Jobs advice - nursing

 

Female community nursing jobs advice

Nursing is an excellent career with some great rewards, and undertaking to become a community nurse is an admirable endeavour. However, community nursing jobs presents its own challenges, stresses, and responsibilities. Such work requires technical acumen, excellent communication skills, emotional intelligence, mental toughness, and grasp of human psychology. It is a role in which women have proven to excel, and for which they are in increasing demand.

Although there are many capable male community nurses, women have historically proven dominant in the field. The Federal Government Nursing and Midwifery Board maintains nurses’ registration data tables which show that female practising registered nurses outnumbered their male counterparts Australia wide by a whopping 264,792 to 32, 911, a greater than 8 to 1 ratio. Nursing is a sought after role among women, and women are sought after for nursing careers.

Ensure right fit

Nursing jobs, like nursing in general, is a role that one must be suited to. There is a certain romance about nursing, and for good reasons. However, nursing is not all Florence Nightingale and grateful survivors. Community nurses spend time in the company of people devastated physically and sometimes psychologically by injuries and illness. The patient is often only one of the persons that must be provided with accurate and sometimes difficult support and advice: families are also affected.

Doctors and nurses are routinely at risk of suffering minor assaults (physical and verbal.) Patients in community nursing settings do not always exhibit convenient patterns of behaviour, social grace, and/or organisation. Visits to clinics to ask questions before embarking on a nursing career can be valuable. In most states of Australia the department of health runs information sessions on site at hospitals and in clinics. It is a good idea to sit in or do volunteer work with a community nurse for a few days. If the romance does not dissipate then the role may be a good fit for the candidate. As an alternative try and get some career advice from your tertiary education institution before pursuing this career path.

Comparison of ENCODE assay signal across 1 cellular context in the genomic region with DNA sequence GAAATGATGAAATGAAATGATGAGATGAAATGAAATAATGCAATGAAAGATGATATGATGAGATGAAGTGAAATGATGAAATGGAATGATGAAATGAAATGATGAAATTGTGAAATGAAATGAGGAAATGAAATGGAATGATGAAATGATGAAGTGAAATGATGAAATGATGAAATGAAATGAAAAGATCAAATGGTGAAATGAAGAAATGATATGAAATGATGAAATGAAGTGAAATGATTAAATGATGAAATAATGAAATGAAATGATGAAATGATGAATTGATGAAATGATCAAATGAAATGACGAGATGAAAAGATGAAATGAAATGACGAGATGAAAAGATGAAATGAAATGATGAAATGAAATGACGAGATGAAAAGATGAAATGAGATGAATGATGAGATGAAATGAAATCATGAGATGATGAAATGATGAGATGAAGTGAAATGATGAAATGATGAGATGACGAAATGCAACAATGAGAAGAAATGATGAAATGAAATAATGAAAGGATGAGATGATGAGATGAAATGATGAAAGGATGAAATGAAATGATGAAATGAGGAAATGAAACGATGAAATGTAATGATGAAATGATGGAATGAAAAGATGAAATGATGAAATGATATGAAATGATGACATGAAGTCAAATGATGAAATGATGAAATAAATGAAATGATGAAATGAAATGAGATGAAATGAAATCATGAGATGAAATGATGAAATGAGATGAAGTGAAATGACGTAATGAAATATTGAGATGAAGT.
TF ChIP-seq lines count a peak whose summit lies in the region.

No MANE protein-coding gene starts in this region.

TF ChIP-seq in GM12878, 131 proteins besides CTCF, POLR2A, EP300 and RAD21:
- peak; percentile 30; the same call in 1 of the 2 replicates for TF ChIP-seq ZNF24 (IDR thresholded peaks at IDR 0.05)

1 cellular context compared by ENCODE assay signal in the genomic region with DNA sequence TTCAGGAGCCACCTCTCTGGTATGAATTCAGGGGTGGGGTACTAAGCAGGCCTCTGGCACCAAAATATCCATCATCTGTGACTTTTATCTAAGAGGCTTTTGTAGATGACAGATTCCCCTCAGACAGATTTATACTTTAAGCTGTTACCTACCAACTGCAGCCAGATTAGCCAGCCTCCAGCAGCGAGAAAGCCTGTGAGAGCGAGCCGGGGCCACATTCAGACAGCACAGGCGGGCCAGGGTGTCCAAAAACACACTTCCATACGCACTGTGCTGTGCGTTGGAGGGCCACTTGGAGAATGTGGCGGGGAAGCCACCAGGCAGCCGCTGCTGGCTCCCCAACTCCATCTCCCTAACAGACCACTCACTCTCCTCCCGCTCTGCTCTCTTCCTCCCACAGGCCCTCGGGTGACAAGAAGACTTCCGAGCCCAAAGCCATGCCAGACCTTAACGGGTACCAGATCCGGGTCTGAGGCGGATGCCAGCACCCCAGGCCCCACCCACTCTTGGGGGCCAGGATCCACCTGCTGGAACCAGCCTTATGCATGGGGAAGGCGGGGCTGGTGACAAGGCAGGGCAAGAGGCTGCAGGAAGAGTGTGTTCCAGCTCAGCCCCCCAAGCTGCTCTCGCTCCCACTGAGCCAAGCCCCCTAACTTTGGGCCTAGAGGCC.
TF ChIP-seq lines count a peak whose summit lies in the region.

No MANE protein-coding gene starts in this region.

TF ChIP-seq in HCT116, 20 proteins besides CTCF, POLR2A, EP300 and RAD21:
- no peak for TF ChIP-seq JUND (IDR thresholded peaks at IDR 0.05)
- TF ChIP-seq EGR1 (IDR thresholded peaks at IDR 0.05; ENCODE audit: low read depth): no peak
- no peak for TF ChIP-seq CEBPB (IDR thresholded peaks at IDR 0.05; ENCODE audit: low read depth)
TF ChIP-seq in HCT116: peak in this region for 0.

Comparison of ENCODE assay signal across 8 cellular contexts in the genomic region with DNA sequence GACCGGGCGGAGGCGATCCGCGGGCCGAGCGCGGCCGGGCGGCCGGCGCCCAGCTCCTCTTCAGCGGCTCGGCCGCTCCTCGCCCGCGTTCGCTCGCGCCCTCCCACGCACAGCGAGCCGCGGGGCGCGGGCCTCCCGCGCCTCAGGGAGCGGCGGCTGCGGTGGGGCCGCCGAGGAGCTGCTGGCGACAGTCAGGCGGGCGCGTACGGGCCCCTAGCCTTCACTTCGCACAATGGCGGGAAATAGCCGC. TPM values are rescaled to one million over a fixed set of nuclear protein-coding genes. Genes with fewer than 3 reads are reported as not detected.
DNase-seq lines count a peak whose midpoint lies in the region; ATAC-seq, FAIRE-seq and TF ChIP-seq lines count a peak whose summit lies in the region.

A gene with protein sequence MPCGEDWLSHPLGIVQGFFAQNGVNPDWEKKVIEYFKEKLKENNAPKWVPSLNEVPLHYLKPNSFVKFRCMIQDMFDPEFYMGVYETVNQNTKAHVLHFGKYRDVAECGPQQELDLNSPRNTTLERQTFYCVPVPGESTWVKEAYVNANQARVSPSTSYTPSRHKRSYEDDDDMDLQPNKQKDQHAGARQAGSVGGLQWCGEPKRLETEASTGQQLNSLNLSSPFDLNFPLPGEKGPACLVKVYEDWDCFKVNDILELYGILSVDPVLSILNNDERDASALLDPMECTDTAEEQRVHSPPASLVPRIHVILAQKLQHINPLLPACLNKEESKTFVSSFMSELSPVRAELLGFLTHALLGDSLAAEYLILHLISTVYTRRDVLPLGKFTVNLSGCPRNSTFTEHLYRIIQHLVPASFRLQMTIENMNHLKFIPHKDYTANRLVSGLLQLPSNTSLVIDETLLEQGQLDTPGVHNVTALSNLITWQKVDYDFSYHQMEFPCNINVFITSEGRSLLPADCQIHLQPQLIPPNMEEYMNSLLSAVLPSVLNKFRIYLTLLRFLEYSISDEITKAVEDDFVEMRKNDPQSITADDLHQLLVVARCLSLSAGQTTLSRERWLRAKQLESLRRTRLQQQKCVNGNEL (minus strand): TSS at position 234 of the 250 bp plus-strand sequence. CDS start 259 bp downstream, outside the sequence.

Psychology and communication

In a nursing environment you will be continually exposed to people under stress, and some of these people will be co-workers. Nurses have to be mentally tough, able to communicate effectively, and have patience in ample supply, as there will be an ample supply of patients who do not communicate well. Community nurses experience unique challenges associated with their varying work environs. These are associated with the need to be highly organised and responsive, and quick to identify problems and solve them appropriately. Patient management often has to be done without the immediate support of a team.

Education and training

All Australian nursing courses have a practical element, and so often training involves actual nursing practice. In most states of Australia there are three primary categories of professional nurse. However, there are numerous other grades of nursing qualification that vary in terms of name and description between states, and there are other differences in role descriptions depending upon which state one resides in. Generally, nurses are classified as nursing assistants (sometimes called nurse grade 1,) enrolled nurses, and registered nurses. Registered nurses with adequate special training and qualifications can work without supervision in specialist clinics and emergency departments, and are sometimes referred to as clinical nurses.

To find out the right study method you, ensure that you speak with an accredited teritary education provider or college that  can map out your nursing career.

Interviewing

Nurses who have completed training and are interviewing for community nursing roles should prepare to interview the way that they would have to work: with high levels of organisation and excellent communication. Aspiring community nurses in interview should demonstrate:

  • Technical acumen and capabilities in both clinical and interpersonal problem solving
  • Emotional intelligence and an understanding of patient management
  • High levels of personal organisation
  • Flexibility in the face of changing circumstances and requirements
  • Excellent communication and listening skills
  • Patience

A career as a community nurse requires careful consideration, but the rewards in terms of personal job satisfaction, employer support and opportunities for advancement and community appreciation make the role a worthwhile one for those with the right personality profile.

Carecareers posts jobs, information and careers advice for the community care and disability sector Australia wide. 


 

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